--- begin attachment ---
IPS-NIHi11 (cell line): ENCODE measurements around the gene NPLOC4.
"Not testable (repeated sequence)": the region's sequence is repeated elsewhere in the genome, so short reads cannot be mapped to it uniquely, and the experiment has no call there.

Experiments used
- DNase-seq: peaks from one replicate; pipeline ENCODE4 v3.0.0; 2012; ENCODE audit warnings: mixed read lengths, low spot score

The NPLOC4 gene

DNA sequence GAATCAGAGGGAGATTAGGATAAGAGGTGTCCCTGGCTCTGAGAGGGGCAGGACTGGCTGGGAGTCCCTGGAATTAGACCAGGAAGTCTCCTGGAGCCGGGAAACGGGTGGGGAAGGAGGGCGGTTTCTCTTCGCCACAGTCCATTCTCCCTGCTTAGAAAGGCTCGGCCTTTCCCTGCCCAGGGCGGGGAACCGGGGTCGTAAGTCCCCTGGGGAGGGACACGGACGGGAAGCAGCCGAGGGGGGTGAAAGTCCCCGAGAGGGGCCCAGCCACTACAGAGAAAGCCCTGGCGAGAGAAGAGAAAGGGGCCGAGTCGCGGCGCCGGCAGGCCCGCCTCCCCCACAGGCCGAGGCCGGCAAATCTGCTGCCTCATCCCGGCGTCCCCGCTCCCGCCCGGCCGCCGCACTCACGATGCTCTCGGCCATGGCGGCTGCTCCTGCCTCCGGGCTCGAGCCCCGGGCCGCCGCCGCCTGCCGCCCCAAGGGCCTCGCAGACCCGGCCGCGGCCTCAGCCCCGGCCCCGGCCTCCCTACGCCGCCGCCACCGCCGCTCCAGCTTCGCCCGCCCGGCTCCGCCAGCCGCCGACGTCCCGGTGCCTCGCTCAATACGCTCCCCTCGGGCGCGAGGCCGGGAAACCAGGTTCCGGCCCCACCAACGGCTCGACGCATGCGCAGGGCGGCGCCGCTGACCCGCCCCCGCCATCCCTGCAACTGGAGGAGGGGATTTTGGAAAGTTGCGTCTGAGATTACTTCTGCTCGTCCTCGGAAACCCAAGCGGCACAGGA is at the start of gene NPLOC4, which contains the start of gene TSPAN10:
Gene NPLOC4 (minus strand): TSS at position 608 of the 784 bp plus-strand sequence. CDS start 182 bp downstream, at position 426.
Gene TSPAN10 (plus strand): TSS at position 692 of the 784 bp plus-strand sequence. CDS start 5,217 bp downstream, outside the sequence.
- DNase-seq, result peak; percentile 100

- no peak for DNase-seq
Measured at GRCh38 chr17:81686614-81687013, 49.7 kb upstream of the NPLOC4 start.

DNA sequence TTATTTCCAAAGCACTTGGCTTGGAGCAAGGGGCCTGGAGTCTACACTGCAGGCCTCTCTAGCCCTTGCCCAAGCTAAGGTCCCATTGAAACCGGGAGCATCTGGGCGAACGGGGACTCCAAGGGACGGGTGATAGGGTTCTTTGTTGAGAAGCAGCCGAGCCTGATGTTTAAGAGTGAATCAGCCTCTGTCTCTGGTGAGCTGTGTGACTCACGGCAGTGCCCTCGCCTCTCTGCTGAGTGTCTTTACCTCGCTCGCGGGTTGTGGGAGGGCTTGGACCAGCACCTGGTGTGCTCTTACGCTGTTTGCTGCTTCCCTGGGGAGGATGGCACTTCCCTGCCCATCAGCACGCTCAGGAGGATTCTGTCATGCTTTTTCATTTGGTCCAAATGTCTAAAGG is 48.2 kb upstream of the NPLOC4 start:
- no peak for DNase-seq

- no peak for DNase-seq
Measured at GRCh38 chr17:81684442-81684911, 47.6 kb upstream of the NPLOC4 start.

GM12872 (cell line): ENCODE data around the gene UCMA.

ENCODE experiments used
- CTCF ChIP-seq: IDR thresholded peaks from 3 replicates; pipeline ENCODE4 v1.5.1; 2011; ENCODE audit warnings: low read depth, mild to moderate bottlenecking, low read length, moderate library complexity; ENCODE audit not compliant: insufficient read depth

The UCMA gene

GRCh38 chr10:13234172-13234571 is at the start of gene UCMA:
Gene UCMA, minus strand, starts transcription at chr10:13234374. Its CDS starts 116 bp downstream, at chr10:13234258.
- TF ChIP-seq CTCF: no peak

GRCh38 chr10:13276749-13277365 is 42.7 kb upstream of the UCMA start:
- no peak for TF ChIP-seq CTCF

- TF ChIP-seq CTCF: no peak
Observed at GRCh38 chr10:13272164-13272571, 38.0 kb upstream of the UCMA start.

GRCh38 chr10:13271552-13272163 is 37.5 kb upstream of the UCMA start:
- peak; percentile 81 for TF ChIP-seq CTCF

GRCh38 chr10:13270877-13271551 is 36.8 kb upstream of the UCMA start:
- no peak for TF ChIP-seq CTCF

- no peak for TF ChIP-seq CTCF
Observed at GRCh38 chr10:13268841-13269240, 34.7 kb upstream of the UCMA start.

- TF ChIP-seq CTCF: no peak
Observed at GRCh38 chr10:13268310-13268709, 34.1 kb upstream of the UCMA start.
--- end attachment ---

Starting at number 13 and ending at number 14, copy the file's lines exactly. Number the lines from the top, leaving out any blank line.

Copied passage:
- no peak for DNase-seq

- no peak for DNase-seq